Tuesday, April 30, 2013

Kitchen 'must have's' 150 years ago...

I had the pleasure of doing a couple of talks about Pioneer cooking techniques and foods at a local festival this past weekend.

The whole thing was thrown together at the last minute, but...  I'd been out of town for a couple of weeks prior to the event, and it was a busy week  couple of days for me when I returned home.

So, I did the talks with a couple of props and recipes and had some people who were interested enough to stick around and listen to my little spiel.   I'm hoping to do this again next year, but with a difference.   I'll actually demonstrate a couple of recipes and techniques.

This year I talked about some of our favourite kitchen 'must haves', or tools we don't think we can live without.   Mine being my Kitchen Aid mixer.  I just love mine, and of course there is the submersion blender and a few other bits and pieces that were not available, well, they weren't even thought of 150+ years ago.

  Back then, the home cook had a good fork, a spatula, maybe a couple of pine whisks, a few cast iron pans and skillets, as well as a dutch oven and of course some wooden spoons.   A lot of utensils were made by local craftsmen, and having a full cupboard of china was unheard of unless you were very wealthy.   Many people had hand carved forks, plates and bowls made of wood.

This picture was taken at a display in Zions National Park, and you can see some of the items a cook might have to hand.  From the fork with a Horn handle, probably hand made to the spoon, and very important, the key.   Many spices were kept in wooden boxes with a key, as they were very precious. 

I also talked a little about the varied meats that early pioneers ate, they weren't limited to just what they could pick up at their local grocery store.   They were only limited by what they could shoot, trap or barter for.  And can't forget the fishing either.

Think about it.  How many different meats do you eat?   I know for myself we eat chicken, beef and pork on a regular basis.   And some turkey a couple of times a year.    Can you imagine building your meals around whatever protein was available?   The only time you got fresh meat was after either killing your hogs, a cow or shooting a deer or wild turkey or other wild animal,  much of the time you ate preserved meat.   Which you preserved by salting, or smoking or a combination of both.   Refrigeration wasn't available, never mind freezing your excess meat.  I'm talking about living in the South here, not up North.

And you used what you had available for meals.   In the south, a lot of cornmeal was consumed in various forms, from mush in the morning, to 'pone' or cornbread with the midday meal and the dinner.   It was used in many different forms, and another day I will share a few cornmeal recipes but for now.

Since it's starting to get hot down here, and I'm thirsty...

I am going to leave you with a recipe I shared the other day.    Think about how hard it was to have a cool refreshing drink back then.    And how grateful you are for the choices we have for cool refreshing drinks we can make or purchase ready made.

Shrub *
Take four pounds raspberries, pour over them half a pint of vinegar, place it in an earthen jar, 
and cover it securely, so no air can enter, place  it in the sun for 12 hours, then inside overnight,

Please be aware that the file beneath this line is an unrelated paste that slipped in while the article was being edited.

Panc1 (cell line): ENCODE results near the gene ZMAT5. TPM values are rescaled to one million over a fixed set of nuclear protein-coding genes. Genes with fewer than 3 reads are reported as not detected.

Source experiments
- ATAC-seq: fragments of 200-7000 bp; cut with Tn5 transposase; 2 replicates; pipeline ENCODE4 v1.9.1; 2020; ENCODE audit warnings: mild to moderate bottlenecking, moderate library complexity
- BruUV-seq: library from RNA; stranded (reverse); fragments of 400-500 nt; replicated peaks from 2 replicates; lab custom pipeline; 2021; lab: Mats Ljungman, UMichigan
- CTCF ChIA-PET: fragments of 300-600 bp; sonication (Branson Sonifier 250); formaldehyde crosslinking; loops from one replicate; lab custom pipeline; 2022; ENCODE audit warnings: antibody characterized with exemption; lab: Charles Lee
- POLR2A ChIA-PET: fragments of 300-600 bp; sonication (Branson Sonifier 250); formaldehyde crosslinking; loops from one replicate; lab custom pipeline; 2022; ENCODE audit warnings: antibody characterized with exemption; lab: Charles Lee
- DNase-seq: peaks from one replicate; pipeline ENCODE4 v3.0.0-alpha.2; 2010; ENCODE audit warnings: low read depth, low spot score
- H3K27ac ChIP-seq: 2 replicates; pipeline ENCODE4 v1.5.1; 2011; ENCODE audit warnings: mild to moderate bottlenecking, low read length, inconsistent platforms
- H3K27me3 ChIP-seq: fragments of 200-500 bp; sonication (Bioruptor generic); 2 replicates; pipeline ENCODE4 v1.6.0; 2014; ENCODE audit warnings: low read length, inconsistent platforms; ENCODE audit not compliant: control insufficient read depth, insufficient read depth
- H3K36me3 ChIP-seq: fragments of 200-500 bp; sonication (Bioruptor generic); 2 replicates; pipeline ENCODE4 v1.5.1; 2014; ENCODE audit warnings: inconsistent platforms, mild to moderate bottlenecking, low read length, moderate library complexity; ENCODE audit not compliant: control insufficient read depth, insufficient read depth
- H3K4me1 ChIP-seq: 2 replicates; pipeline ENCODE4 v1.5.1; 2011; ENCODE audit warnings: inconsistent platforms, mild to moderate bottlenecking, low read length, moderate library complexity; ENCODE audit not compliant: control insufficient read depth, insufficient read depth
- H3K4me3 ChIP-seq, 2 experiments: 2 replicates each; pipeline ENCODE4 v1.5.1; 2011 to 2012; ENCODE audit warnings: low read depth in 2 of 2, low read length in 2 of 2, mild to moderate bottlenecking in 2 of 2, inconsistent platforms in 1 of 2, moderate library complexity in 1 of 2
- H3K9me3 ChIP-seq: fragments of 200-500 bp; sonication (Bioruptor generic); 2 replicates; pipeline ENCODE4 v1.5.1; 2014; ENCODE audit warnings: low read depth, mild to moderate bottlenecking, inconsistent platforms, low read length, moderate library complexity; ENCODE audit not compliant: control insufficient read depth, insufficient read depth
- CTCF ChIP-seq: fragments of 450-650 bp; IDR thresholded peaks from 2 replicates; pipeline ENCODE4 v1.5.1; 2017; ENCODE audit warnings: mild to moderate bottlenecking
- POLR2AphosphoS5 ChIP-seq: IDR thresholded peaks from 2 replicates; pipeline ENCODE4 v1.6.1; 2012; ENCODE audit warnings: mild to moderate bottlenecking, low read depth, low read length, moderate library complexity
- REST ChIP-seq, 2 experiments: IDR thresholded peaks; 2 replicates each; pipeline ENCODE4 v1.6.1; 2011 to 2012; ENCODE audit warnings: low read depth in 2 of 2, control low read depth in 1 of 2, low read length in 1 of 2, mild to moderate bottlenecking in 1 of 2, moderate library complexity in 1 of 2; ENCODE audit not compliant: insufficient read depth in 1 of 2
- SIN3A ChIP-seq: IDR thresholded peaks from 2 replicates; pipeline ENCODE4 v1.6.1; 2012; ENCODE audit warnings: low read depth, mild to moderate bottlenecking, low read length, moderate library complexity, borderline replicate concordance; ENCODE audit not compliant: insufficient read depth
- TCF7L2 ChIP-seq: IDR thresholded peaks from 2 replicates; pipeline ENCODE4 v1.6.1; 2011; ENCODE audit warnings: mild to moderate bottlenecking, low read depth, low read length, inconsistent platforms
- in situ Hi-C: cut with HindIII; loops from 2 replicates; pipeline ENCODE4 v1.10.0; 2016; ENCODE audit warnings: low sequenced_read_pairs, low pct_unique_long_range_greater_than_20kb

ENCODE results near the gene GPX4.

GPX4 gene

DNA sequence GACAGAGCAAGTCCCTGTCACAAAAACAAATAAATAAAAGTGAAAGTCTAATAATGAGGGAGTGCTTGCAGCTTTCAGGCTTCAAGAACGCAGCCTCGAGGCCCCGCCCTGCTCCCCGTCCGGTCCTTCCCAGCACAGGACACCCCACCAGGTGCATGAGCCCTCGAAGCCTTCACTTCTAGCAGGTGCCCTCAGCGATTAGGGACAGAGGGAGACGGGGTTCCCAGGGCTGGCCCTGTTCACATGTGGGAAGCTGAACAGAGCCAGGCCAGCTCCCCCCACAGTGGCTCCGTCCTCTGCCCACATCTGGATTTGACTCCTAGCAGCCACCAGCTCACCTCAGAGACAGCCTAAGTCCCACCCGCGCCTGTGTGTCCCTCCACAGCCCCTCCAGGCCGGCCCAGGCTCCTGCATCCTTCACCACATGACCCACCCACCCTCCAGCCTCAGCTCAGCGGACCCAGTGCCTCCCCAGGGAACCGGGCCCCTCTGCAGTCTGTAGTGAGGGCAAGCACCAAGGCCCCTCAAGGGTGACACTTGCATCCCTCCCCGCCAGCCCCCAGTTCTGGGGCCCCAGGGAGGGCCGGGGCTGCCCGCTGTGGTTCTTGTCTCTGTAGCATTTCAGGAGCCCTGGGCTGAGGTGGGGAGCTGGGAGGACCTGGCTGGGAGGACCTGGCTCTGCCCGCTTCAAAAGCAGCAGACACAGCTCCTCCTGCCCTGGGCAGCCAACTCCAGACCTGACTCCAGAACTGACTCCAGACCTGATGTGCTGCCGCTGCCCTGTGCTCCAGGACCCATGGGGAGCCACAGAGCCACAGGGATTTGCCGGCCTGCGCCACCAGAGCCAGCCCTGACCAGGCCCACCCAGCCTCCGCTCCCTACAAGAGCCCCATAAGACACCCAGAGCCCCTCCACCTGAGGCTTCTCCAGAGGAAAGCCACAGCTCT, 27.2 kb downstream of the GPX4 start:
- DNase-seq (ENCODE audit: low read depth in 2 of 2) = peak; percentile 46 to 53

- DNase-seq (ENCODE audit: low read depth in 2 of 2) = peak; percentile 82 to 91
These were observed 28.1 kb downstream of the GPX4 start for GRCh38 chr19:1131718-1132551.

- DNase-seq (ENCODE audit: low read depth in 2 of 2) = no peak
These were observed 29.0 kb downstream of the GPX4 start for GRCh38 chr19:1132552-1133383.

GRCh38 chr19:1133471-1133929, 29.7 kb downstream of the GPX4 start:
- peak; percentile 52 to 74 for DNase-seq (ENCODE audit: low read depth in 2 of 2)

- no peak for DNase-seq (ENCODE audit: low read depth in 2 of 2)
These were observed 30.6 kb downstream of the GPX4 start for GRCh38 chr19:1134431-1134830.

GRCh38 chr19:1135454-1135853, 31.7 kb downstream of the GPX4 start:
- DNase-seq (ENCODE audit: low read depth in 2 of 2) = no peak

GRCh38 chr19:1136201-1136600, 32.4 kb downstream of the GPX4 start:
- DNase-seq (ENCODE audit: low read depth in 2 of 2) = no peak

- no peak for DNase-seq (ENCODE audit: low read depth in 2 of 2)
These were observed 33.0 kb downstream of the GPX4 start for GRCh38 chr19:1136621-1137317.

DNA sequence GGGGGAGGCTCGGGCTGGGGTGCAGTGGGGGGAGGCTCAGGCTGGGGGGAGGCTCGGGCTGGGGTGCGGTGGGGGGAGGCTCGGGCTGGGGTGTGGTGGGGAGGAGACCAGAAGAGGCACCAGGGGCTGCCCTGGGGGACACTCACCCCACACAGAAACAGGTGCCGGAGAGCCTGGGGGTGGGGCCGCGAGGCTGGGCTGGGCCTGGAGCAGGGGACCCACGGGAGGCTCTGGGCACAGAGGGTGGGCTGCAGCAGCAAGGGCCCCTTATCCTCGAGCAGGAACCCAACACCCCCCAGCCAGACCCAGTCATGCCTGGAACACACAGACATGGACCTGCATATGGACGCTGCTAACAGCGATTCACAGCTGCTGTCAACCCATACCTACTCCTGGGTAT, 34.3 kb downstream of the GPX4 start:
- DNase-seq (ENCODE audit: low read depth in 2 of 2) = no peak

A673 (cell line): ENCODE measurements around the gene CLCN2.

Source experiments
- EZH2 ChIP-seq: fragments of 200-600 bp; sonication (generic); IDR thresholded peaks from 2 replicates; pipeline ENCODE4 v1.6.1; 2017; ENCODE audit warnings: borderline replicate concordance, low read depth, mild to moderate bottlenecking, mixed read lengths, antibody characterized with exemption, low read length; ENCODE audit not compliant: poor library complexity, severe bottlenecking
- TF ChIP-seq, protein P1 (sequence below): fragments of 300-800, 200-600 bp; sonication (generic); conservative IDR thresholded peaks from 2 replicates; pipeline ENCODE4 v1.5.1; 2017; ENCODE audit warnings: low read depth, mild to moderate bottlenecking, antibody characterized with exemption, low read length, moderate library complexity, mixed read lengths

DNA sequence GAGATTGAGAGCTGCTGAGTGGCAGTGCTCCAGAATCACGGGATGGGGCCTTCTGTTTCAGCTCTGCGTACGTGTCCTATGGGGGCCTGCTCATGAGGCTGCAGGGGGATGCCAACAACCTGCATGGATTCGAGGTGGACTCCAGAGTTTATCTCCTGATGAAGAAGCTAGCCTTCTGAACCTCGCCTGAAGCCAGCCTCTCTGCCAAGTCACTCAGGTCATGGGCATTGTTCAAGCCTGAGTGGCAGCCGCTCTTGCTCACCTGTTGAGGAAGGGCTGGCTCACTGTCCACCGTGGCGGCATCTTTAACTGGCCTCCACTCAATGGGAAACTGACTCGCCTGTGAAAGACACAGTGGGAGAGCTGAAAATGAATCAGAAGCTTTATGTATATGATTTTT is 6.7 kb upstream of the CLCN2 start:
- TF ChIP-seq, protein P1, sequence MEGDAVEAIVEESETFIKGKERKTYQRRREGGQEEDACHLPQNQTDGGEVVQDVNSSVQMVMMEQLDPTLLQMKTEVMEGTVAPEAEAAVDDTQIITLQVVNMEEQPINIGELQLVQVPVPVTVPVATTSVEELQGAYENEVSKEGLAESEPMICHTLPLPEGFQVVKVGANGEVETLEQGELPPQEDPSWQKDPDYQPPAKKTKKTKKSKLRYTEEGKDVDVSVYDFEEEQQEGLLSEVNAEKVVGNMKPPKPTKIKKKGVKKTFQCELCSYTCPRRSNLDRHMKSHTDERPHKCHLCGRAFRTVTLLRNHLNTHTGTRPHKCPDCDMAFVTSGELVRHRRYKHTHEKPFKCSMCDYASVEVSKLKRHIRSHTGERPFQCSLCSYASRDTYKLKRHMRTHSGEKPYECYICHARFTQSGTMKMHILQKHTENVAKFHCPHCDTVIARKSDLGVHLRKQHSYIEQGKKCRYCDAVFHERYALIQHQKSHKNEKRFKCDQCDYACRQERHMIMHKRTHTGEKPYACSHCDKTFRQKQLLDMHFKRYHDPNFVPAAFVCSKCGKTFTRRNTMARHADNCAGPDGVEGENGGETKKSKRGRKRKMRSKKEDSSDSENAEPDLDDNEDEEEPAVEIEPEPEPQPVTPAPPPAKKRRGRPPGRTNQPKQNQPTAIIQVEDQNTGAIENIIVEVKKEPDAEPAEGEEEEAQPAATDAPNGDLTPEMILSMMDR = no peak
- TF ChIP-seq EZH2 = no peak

outside in the sun again for 12 hours. Strain by placing it in a flannel bag, til the juice has run 
through without pressure. Then for every pound of juice, take a pound of loaf sugar, and boil for a quarter of an hour or til no scum arises. Then put into small bottles and well cork it. 

The vinegar preserves the juice, and you would mix this with some water for a drink.   You can also use this in place of bitters or as an apertif if you will.    

*This recipe is from my copy of Civil War Recipes, Receipts from the pages of Godey's Lady's Book, by the University Press of Kentucky

Check out this explanation of Shrub on Wikipedia for more information.   

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Monday, April 29, 2013

Convention Food Choices

I've noticed a trend the past few years, and it's a great one. 

There is a yearly convention I attend when I can't get out of going.  Yeah, I know, but after you've been to  over 20 of them, they tend to be tiring.

This year is actually my first one back after an absence of four years, (YEAH!!!, sorry I got excited there), and one thing I noticed is the variety of the food available to the convention attendees.

Away back in the dark ages, the only food available for convention goers to eat were prepackaged burgers, over cooked convenience style hot dogs and prepacked mini pizza's.    I used to bring my own sandwiches back then.   Really, I did.   There was also a restaurant, that offered cafeteria style meals, and it was always overrun, people would literally wait in line for an hour to get something to eat.   Mainly cause it didn't taste of cardboard or overheated nitrates.
Then luckily for us, all of us, the foodie trend started and the food offered went up a notch or five, and you could actually get a sandwich, or a bagel and a cup of decent coffee.  One year I even found a stand selling Dove bars, and I was very happy.  I think I visited that stand every single day at least once during the convention. 

As I said before, I hadn't been to a one of these conventions for a few years, (yeah!!!) and this year was very pleasantly surprised by the quality of the food offerings.   From really good Pizza, made right there on the spot, I know cause I was able to watch them, and I even enjoyed a slice.

There were pretzel dogs, and twists...
  there was Indian food, and it smelled wonderful, Italian,

Kosher, Deli foods, vegetarian offerings.

There was even a Bistro which was catered by a local hotel and by invitation only,